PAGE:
Friday, August 27, 2010

Put Not Your Trust in Princes

This is another one of those posts that has been gestating for a very long time. When the first financial meltdown happened at the end of George W. Bush's presidency, I realized that I didn't know anything about economics. And so I started learning from the Austrian economists about what was happening. I started reading Ludwig von Mises and Murray Rothbard, and I began to realize just how bad things really are, and how much worse they're going to get. I believe that their logic is airtight. I believe that the Austrian account of what has happened to the economy is the best account of things as we know them.

But all of this study had a dreadful side effect, because I am a pretty passionate guy. If I get really into something, I tend to forsake the other things in my life and chase down my prey until it is mine and I feel I've sufficiently mastered it. And the thing that I noticed with my immersion in economics (and by extension my resulting political outrage) was that my idol-making heart was busy at work when I got mad about government spending and mad about the federal reserve and mad about big government. And sometimes I would be afraid of what's around the corner. In fact, in a Godless world where it's just us little human bits of protoplasm, I would have no ground for optimism, frankly.

But such fear is sinful. If we have faith in God, we won't be afraid. I take this from Matt. 6:25, which tells us, "Therefore I tell you, do not be anxious about your life." In verses 31 and 24 he repeats the command, "do not be anxious." (I am here equating anxiousness and fear.)

Now, John Piper points out that the Bible presupposes that we will be afraid (Ps. 56:3), but the question is, when that fear comes, where do we go with it? Do we get internal and start stockpiling guns, thinking that living by the sword as a frontiersman will be our way to reflect God's glory to the watching world? No. We have an attitude of faith. "When I am afraid, I put my trust in you" (the very first Bible verse my daughter ever memorized). An abject attitude of need is to be the Christian's response; we can't solve this problem on our own. God is the one who will hear our prayers: "Cast all your anxieties on him, for he cares about you" (1 Peter 5:7).

A word about stockpiling and gun collecting. I hear a lot of people saying that the answer to our problems is to build up a massive collection of rifles, submachine guns, shotguns, etc. as though that is where we will find our salvation. Now, I'm not taking the pacifist approach here and saying that we are never ever justified in defending our families for example, but I do want to challenge this paranoid militia mentality. If a man comes to the door of my fallout shelter and is in need, but life is more Mad Max than Annie Hall, what does the Christian faith look like? I can guarantee you that Christlike living does not look like that scene in The Happening where the farmer shoots the kid through the door because he's banging on the door begging for food and water.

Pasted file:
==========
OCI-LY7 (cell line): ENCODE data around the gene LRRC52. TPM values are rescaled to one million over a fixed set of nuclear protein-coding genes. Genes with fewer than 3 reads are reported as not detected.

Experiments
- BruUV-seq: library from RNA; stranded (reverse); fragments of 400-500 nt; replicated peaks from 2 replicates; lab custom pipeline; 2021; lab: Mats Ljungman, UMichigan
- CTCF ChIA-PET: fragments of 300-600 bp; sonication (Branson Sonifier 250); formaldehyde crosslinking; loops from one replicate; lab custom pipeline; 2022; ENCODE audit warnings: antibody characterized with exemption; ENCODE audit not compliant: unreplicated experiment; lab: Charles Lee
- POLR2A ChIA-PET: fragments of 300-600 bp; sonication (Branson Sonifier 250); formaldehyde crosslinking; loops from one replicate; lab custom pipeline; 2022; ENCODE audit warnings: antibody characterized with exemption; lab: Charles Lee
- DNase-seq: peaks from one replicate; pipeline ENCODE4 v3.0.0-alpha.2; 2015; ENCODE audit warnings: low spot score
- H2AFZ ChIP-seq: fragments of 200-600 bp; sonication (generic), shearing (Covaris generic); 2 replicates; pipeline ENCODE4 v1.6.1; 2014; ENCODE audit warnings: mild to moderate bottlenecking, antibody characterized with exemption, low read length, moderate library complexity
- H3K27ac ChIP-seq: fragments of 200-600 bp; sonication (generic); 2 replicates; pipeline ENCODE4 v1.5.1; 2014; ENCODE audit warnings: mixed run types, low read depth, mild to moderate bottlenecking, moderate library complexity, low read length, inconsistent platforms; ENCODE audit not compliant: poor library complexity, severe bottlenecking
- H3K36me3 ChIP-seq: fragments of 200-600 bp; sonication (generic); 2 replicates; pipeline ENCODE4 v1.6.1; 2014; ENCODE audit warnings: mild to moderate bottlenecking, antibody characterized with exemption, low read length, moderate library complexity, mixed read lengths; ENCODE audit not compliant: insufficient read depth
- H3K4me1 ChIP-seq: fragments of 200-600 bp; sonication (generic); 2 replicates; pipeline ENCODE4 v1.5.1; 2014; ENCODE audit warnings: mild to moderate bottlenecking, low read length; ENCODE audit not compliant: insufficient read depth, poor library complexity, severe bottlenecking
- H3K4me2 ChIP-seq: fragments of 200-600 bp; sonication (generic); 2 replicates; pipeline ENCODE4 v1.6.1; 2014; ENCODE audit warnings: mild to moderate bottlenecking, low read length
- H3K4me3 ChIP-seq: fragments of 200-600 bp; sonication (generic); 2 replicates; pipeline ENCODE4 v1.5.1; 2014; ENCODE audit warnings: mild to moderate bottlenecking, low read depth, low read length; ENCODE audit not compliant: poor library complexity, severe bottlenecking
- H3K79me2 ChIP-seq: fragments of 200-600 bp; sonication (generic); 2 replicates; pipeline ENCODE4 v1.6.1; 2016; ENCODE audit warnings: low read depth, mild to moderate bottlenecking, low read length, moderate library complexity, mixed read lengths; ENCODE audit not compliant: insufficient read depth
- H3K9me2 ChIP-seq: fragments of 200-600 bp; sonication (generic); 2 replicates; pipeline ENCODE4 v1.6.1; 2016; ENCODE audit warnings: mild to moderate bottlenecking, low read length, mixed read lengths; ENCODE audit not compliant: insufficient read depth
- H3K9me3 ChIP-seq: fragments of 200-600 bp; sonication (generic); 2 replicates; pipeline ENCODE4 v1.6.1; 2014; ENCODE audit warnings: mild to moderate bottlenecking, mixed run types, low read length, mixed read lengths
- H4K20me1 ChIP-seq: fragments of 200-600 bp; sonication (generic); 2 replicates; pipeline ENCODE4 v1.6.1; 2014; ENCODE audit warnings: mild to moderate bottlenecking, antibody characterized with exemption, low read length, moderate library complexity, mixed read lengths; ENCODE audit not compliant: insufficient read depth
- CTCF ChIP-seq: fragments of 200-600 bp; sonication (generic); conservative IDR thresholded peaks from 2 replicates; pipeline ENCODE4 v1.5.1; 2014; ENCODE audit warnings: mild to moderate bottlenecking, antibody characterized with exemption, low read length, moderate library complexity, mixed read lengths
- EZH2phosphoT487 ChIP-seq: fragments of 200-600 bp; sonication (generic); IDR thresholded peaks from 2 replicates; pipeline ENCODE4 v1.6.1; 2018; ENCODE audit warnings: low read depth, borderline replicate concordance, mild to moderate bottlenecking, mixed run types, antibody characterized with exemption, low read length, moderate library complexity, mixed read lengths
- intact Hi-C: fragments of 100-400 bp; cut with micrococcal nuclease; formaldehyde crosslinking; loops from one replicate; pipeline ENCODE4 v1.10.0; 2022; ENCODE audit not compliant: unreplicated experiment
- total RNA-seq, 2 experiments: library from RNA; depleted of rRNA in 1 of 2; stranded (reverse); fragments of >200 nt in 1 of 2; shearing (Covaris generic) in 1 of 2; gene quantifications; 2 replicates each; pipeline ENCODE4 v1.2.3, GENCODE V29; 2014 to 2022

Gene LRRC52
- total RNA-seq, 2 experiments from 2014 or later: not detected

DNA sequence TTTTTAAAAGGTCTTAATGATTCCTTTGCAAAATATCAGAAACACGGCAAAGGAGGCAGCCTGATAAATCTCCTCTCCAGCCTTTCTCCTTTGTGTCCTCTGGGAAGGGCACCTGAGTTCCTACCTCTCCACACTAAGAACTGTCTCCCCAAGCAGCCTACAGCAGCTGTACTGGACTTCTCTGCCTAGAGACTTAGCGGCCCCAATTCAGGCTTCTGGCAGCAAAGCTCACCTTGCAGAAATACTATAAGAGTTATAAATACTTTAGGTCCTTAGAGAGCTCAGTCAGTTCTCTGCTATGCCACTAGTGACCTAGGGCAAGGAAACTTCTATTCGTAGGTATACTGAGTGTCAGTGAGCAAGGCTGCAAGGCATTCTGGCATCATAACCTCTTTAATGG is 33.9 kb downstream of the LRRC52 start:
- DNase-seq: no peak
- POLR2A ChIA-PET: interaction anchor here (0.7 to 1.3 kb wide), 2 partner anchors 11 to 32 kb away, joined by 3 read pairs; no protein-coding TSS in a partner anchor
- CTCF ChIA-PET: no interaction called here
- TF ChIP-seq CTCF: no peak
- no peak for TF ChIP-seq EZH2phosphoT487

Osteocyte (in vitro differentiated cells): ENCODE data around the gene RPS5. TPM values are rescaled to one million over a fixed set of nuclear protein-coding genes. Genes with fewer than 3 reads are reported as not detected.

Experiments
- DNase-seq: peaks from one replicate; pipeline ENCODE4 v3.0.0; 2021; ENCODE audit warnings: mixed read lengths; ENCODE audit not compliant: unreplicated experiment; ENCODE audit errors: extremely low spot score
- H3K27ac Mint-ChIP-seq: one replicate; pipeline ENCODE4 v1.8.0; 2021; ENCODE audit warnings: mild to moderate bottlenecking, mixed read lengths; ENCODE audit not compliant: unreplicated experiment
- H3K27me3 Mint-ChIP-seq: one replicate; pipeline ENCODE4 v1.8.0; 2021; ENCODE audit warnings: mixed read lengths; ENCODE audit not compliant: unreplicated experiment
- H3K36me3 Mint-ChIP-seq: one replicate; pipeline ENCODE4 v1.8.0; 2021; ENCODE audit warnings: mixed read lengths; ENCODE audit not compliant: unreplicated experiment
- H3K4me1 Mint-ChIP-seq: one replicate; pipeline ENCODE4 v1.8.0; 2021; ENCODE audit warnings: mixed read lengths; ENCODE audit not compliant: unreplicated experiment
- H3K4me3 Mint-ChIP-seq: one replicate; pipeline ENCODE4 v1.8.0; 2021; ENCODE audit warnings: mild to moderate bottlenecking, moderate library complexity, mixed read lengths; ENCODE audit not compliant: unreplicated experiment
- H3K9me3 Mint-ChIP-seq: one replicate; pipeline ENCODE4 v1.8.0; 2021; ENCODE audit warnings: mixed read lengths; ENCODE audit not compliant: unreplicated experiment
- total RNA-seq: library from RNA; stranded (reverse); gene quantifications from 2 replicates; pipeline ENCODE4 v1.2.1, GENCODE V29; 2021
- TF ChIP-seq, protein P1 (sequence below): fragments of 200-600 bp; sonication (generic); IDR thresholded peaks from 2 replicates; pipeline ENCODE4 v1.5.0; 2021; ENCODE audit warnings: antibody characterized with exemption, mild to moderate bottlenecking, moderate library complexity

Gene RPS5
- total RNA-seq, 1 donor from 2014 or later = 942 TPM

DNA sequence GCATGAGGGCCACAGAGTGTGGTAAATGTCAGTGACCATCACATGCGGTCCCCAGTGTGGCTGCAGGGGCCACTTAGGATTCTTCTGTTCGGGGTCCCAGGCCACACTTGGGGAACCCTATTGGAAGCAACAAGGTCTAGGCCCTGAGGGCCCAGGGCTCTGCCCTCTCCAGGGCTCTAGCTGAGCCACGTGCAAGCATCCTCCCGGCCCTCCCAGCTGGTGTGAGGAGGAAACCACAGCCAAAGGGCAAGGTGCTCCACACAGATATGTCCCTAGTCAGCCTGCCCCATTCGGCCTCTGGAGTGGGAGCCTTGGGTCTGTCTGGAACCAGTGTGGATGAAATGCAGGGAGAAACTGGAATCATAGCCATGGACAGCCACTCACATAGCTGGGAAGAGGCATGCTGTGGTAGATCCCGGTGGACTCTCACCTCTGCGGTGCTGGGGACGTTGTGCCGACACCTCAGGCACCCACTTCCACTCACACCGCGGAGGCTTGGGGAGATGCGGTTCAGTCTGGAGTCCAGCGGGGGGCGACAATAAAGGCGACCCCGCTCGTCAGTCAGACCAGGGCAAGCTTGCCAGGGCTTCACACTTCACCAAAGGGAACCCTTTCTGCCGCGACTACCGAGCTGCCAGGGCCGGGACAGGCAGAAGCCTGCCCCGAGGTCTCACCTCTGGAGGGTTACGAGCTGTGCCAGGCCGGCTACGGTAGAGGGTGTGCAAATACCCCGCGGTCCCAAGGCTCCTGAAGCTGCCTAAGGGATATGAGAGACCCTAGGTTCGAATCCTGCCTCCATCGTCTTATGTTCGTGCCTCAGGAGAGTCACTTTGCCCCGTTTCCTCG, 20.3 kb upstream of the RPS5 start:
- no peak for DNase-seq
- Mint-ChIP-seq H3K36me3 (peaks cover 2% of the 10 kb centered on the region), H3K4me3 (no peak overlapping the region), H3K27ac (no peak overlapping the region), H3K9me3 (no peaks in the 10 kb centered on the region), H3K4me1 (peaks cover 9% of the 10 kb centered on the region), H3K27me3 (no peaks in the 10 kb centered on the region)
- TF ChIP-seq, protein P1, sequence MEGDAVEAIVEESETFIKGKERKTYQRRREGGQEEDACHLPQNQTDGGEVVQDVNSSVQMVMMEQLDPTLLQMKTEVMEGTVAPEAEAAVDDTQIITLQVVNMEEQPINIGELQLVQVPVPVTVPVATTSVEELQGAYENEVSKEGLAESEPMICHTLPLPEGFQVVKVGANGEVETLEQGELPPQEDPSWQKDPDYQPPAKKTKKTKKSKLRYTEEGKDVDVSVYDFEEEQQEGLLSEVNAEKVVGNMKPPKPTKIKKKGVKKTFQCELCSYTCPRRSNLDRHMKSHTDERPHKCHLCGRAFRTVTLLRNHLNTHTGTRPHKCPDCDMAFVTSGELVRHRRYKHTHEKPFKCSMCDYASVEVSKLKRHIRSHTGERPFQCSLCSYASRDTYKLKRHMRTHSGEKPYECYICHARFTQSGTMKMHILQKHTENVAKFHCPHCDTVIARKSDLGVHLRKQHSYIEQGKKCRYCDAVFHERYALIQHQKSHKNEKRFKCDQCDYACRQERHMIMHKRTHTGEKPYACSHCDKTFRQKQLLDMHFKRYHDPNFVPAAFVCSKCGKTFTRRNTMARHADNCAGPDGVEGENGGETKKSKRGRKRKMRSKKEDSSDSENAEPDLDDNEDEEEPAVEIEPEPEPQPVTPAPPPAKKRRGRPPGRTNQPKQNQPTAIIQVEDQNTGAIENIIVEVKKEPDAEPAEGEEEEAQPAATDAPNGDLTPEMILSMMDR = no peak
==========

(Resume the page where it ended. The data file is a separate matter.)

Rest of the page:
In such a situation, maybe a man will lift his gun and point it at that person who is in need, but it will not be a Christian doing that. It will simply be a conservative, fearful, American whose idols have been threatened. You can fight to defend your way of life because it's that precious to you, but a life lived like that is not Christian any more than it's Jewish to eat a pack of bacon. Jesus does not look like the man pointing a gun at the needy, and society can't be a society if it's lived in that way.

Lets go worst case scenario here (short of nuclear holocaust). Lets say the economy goes through a double-dip recession (which it almost certainly will if the Austrian economists are right). Lets say that the value of the dollar drops like a rock and the dollar loses its buying power and we all start getting hungry and find ourselves suddenly unable to pay for our houses, and we have to live like nomads. Lets say that somebody detonates an EMP over the U.S. and all our iPods and (God forbid) Kindles stop working. Lets say that we have to live like we're in the stone age. Lets say that zombies start walking (nevermind; lets leave that one out). Lets say that life gets hard; really hard. Lets say food is hard to come by and our lives in the lap of luxury become a distant memory and we can't drive cars anymore and we are forced back into medieval serfdom. Lets say the Chinese invade, and soon we're all speaking Mandarin.

In such a scenario, would not Christ still be the glorious Lord over heaven and earth? Would not the heavens still be full of His glory? Would not the excellencies of Christ be such that even the stones would cry out? Would not the Holy Spirit continue to regenerate the lost and rescue men from the depths of sin and misery? Would not the church thrive and grow and glorify God as her one true and sure foundation? Would not Jesus Christ be 'very God of very God,' the Savior of the World?

If there is one thing that the post I shared yesterday from Edwards communicated to me, it was that our security cannot be bound up in the survival of nation-states (they always come and go). If we believe that it is, then our perspective has become that of the world, whose only hope is in worldly rulers or revolutions which can never endure. Even mighty Rome fell in due time. And considering that America is repeating Rome's errors all over again, it's only a matter of time before we go her way as well, whether it takes 5 or 500 years.
"Put not your trust in princes,
in a son of man, in whom there is no salvation.
When this breath departs, he returns to the earth;
on that very day his plans perish.
Blessed is he whose help is the God of Jacob,
whose hope is in the Lord his God,
who made heaven and earth,
the sea, and all that is in them,
who keeps faith forever."

Psalm 146:3-6

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